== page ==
Ford City has a rich history of people working to build automobiles, but it's the day that 17,000 employees at the Ford Motor Company plant stopped assembling them that may have had the farthest reaching impact on the industrial landscape in Canada.
When the strike started on September 12, 1945 the Ford Motor Company in Windsor was the largest employer in Canada following the war.
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"Ford City...was very much at the forefront of the union movement," said Herb Colling, an author who is finishing a book on Ford City and wrote 99 Days: The Ford Strike In Windsor, 1945.
Colling said the "pivotal, bitter" strike hinged on two things: union security and better collection of union dues.
"The men had just returned from war and they didn't want to be dictated to when they returned to their jobs," said Colling, sitting inside of his writer's room in Belle River.
Workers at Ford in Windsor created their union in the early 1940's, but by 1944 the company had started to return to pre-war conditions, according to Colling.
"Ford said 'Well we don't really want this union thing here so maybe what we should do is get rid of the union and if you really want a union - we'll set one up for you,'" said Colling.
After long negotiations, employees decided to go on strike.
"As I said a very bitter strike, but a very pivotal strike in the union movement because it established what we know of unions today," said Colling.
Workers parked cars on the street blocking off sections of Ford City as they were on strike — mainly at Riverside Drive and Drouillard Road.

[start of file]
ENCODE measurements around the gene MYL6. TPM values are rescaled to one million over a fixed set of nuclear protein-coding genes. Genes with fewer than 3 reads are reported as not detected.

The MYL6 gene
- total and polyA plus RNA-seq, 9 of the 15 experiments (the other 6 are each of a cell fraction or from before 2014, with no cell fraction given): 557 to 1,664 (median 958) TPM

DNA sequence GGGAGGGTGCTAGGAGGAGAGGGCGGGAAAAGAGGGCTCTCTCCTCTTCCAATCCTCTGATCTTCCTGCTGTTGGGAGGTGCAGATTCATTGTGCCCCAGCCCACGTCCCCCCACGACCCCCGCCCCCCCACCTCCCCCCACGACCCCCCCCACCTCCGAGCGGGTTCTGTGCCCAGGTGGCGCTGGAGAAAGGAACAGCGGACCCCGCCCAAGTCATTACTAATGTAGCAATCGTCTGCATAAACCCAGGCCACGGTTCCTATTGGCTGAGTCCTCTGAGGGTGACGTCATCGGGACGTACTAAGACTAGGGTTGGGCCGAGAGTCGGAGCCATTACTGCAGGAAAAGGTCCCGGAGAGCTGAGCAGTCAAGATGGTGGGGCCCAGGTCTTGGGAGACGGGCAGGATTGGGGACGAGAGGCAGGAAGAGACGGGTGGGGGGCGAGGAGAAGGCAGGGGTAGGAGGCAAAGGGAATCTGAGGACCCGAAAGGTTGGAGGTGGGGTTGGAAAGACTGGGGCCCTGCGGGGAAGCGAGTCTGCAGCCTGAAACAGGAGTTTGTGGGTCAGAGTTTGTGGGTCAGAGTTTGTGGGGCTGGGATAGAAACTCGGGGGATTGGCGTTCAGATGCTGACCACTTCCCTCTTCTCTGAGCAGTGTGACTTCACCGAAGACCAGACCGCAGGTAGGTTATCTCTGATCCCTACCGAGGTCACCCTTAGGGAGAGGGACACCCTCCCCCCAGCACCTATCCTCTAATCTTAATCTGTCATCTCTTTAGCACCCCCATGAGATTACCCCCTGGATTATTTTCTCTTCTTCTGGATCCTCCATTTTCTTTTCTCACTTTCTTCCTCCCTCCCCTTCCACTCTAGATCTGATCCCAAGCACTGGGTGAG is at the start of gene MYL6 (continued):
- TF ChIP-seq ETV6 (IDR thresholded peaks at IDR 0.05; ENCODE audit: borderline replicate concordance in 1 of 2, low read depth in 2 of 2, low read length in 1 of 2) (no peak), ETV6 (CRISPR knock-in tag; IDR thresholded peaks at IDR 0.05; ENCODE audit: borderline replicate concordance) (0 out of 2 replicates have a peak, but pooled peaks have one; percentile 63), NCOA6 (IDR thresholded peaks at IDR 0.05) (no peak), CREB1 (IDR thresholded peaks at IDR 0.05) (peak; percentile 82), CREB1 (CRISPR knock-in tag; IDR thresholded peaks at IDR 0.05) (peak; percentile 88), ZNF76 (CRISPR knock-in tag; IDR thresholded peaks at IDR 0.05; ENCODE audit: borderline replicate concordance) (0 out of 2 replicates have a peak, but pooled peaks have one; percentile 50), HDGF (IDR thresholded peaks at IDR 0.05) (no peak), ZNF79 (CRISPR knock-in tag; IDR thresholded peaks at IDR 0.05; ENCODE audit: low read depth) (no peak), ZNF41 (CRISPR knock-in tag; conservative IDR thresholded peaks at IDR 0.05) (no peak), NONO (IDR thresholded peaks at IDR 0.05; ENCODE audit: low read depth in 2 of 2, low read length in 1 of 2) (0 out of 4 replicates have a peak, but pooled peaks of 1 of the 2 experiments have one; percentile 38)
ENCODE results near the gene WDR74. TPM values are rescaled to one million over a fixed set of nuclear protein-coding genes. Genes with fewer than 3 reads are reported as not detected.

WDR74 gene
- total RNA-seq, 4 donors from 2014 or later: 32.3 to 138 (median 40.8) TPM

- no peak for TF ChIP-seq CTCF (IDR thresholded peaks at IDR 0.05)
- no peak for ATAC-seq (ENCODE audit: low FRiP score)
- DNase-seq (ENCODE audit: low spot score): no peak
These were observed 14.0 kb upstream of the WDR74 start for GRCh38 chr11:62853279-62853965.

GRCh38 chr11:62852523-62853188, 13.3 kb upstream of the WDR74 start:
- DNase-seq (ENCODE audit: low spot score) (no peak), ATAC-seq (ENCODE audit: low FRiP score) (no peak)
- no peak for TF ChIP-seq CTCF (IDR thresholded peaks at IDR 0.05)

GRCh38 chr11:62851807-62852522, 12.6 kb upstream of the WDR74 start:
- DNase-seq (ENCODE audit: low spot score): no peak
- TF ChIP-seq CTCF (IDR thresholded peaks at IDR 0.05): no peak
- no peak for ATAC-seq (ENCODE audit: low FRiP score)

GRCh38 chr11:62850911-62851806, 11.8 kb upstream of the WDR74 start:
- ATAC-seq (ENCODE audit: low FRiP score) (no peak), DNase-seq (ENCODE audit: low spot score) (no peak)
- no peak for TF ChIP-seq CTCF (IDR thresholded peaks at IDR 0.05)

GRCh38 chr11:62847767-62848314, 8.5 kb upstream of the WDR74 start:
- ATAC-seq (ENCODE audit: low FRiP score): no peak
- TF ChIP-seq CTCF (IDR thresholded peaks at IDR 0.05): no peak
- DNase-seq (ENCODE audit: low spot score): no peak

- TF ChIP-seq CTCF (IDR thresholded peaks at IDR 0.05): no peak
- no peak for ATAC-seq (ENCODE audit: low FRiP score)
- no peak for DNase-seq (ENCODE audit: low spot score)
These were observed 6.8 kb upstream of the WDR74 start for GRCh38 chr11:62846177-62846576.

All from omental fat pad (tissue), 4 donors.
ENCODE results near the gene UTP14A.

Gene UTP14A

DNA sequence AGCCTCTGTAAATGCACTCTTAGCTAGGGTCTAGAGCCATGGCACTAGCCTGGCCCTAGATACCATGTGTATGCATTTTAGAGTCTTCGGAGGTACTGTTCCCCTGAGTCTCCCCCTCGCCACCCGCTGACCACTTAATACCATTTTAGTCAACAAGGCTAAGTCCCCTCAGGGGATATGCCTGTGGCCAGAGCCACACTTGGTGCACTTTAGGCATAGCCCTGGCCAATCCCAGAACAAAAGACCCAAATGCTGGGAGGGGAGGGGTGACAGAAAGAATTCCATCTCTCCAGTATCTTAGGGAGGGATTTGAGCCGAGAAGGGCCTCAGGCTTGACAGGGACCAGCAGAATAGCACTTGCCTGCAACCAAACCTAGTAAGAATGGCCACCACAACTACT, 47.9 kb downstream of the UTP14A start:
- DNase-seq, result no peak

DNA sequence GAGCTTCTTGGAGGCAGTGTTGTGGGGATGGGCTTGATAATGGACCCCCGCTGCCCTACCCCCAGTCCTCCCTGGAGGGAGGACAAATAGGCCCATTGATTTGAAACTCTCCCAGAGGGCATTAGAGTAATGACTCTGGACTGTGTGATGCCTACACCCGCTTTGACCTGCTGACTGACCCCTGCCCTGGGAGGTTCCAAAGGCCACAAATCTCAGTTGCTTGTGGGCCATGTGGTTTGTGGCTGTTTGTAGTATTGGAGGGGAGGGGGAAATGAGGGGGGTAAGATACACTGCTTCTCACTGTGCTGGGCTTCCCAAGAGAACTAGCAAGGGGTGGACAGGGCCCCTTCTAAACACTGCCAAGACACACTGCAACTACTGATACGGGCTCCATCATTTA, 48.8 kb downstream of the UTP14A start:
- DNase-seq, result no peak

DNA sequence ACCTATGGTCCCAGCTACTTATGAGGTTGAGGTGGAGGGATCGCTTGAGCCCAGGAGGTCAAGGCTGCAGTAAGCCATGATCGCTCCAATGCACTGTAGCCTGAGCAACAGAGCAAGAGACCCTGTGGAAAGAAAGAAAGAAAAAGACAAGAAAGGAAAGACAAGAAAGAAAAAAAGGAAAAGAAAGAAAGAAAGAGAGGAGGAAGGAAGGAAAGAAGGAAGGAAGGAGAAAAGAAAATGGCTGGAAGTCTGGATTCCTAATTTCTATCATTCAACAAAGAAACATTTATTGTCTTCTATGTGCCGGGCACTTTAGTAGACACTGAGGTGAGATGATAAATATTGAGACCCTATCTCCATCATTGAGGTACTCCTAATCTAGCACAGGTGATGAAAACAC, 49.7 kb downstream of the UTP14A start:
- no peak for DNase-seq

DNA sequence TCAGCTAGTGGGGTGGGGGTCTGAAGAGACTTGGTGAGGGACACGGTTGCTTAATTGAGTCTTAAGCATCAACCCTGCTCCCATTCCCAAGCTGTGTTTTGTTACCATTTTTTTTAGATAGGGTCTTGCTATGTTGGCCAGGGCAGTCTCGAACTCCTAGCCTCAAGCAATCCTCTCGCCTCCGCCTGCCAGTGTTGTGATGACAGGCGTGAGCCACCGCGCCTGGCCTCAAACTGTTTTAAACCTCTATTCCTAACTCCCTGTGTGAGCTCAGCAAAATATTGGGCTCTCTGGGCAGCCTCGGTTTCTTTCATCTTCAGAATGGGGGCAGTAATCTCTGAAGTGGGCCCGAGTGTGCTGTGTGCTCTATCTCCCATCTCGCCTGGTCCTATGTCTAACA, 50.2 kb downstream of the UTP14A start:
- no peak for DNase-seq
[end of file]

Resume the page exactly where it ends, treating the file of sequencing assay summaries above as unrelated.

"They just plugged up those intersections and they called it a model T that Ford wouldn't like," laughs Colling.
He said there was a lot of community support, with gifts of food from people in the neighbourhood. The movement even gained support from the city's mayor at the time, Arthur Reaume.
"He basically more or less sided with the union which kept him in power," said Colling
But some of the tactics used by striking workers went beyond picket lines and protest signs.
"They shut the plant down," said Colling. "They kicked out management, they kicked out all the non-union workers, they kicked out workers that weren't within their union and they just shut the whole place down."
In December workers voted to go back on the job while a federally appointed arbitrator reviewed the two sides' positions: Supreme Court judge Ivan Rand.
That's where the Rand formula was born.
"It established that you didn't have to belong to the union or join the union but you did have to pay dues - and the company would collect those dues," said Colling.
Rand also made a point of condemning both the union and the company for their behaviour during the strike while instituting financial penalties for unions that starts an illegal or 'wildcat' strike.